Short-toed Snake-eagle Circaetus gallicus


Justification of Red List category
This species has an extremely large range, and hence does not approach the thresholds for Vulnerable under the range size criterion (extent of occurrence <20,000 km2 combined with a declining or fluctuating range size, habitat extent/quality, or population size and a small number of locations or severe fragmentation). The population trend appears to be stable, and hence the species does not approach the thresholds for Vulnerable under the population trend criterion (>30% decline over 10 years or three generations). The population size is very large, and hence does not approach the thresholds for Vulnerable under the population size criterion (<10,000 mature individuals with a continuing decline estimated to be >10% in 10 years or three generations, or with a specified population structure). For these reasons the species is evaluated as Least Concern.

Population justification
In Europe, the breeding population is estimated to number 9,900-16,000 breeding pairs, equating to 19,800-31,900 mature individuals (BirdLife International in prep.). Europe forms approximately 34% of the global range, so a very preliminary estimate of the global population size is 58,200-93,800 mature individuals, although further validation of this estimate is needed. It is placed in the band 50,000-99,999 mature individuals.

Trend justification
The population historically suffered marked declines in northern and central Europe, and it is suspected that these declines are ongoing (Keller et al. 2020). However, range expansions have occurred in southern and eastern parts of Europe (Keller et al. 2020), and the European population is now thought to be increasing (BirdLife International in prep.). An increase has also been reported in the number of mature individuals migrating along the eastern Black Sea coast (Vansteelant et al. 2019). Outside of Europe, declines have been reported in West Africa (Thiollay 2007) and in India (SOIB 2020). Overall, the global population is suspected to be stable.


Behaviour Birds breeding in the Palearctic are migratory, with the population in South-East Asia resident. Most migrants winter in tropical North Africa, with some eastern birds moving to the Indian Subcontinent (del Hoyo et al. 1994, Ferguson-Lees and Christie 2001). Migrants move south between August and November, and north between February and May (Ferguson-Lees and Christie 2001). Birds are usually observed singly or in pairs, even on migration, though migrants will sometimes form groups of up to 12 (Snow and Perrins 1998, Ferguson-Lees and Christie 2001). They soar at c.20-100 m above the ground (Brown et al. 1982). Habitat It uses a variety of habitats within warm temperate and tropical environments, and is recorded up to 2,300 m (del Hoyo et al. 1994). Diet It specialises in feeding on reptiles, particularly snakes (del Hoyo et al. 1994). Breeding site The nest is almost always built relatively low in a tree (del Hoyo et al. 1994). Management information Although occurring in many habitats, the species always requires some degree of tree cover (del Hoyo et al. 1994).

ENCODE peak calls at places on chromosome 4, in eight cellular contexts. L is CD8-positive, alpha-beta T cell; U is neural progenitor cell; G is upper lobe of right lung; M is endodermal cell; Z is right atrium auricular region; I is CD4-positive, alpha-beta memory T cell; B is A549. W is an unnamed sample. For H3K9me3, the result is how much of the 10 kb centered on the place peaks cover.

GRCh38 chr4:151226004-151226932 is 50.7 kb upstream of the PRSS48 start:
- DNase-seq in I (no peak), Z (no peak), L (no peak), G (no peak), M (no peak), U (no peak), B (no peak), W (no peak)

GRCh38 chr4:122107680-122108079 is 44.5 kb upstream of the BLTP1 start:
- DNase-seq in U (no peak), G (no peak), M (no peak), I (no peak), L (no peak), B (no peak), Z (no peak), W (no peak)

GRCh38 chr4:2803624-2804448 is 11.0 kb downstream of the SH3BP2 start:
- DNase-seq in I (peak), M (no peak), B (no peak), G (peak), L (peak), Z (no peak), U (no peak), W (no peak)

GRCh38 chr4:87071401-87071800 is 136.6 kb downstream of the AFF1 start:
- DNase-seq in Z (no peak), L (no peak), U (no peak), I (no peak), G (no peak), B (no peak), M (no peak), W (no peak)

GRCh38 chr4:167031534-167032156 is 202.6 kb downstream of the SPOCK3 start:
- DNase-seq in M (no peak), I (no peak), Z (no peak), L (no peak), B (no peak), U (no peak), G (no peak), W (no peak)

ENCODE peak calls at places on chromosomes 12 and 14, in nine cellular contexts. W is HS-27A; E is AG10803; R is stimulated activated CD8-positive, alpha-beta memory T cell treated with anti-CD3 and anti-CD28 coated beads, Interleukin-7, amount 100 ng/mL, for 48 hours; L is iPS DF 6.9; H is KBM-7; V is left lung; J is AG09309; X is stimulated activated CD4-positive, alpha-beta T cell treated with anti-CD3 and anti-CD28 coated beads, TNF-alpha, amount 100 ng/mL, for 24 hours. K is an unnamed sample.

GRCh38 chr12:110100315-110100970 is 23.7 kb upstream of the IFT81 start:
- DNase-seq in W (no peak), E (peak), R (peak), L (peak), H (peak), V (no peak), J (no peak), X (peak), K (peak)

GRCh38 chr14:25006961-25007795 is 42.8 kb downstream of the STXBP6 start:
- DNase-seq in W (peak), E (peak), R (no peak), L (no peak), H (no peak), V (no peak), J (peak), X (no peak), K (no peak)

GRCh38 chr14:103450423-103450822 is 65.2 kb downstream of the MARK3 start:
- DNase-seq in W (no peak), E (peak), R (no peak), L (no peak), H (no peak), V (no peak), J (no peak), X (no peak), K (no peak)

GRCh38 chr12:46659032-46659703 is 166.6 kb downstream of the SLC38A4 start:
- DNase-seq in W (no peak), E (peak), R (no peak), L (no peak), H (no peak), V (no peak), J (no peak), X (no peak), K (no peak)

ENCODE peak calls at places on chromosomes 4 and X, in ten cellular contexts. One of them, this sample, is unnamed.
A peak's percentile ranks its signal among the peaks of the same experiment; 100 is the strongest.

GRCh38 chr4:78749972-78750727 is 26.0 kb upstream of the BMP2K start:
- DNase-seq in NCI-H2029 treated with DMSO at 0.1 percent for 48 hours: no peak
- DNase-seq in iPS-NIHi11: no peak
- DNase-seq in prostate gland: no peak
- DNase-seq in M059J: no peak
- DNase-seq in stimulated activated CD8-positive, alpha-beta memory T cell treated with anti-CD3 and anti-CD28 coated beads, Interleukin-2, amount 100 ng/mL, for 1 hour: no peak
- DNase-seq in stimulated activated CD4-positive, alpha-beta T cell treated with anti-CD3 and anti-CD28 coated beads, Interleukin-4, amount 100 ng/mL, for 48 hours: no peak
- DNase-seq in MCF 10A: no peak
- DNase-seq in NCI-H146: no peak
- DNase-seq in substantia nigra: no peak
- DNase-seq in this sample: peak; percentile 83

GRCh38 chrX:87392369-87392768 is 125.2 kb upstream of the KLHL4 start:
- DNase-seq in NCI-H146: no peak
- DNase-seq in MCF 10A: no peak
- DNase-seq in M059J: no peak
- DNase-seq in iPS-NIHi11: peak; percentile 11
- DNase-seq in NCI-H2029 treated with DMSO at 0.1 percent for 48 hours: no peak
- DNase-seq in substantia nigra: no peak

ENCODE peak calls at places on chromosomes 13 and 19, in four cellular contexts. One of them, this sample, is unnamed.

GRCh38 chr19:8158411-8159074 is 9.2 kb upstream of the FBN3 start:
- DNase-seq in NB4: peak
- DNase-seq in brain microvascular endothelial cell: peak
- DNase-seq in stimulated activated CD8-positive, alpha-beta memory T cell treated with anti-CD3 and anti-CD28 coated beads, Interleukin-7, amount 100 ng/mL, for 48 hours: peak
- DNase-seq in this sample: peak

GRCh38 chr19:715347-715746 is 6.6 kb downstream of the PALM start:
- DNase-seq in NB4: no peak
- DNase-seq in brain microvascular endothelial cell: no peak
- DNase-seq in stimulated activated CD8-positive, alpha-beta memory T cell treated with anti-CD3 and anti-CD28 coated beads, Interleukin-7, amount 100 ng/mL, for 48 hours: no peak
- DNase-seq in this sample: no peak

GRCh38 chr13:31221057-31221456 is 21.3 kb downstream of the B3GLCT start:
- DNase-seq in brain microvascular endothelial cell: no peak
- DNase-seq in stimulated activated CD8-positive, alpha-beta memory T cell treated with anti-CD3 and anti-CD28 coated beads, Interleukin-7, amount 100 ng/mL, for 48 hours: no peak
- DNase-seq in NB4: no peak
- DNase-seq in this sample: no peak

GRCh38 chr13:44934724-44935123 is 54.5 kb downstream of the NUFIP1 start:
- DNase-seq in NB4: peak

The species suffered a marked decline in northern Europe in the 19th-20th centuries due to habitat loss and persecution (Snow and Perrins 1998, Ferguson-Lees and Christie 2001). In Europe, changes in agriculture and land use have reduced the extent of suitable hunting habitat. In addition snake populations have been reduced by increased cultivation of monocultures, hedge destruction, use of pesticides and the abandonment of traditional farmland and subsequent afforestation. Habitat fragmentation in Europe has resulted from forest fires and road construction. It still suffers from direct persecution in Spain (Martinez et al. 2016) and on Malta (del Hoyo et al. 1994; RSPB 2017). In North Africa, trade has been reported on the Internet (North African Birds 2014) and in Libyan markets (Isenmann et al. 2016). Nest destruction and electrocution from powerlines represent additional threats (Tucker and Heath 1994; Martinez et al. 2016). It is also very highly vulnerable to the effects of potential wind energy development (Strix 2012). In its West African range, the species is vulnerable to habitat degradation through wood harvesting and overgrazing as well as exposure to pesticides (Thiollay 2007).

Conservation actions

Conservation actions underway
The species is listed on CITES Appendix II, CMS Appendix II and Raptors MoU Category 3. It is monitored by systematic breeding surveys in at least 6 European countries (Derlink et al. 2018).


Text account compilers
Haskell, L.

Ashpole, J, Temple, H. & Khwaja, N.

Recommended citation
BirdLife International (2023) Species factsheet: Circaetus gallicus. Downloaded from on 08/12/2023.
Recommended citation for factsheets for more than one species: BirdLife International (2023) IUCN Red List for birds. Downloaded from on 08/12/2023.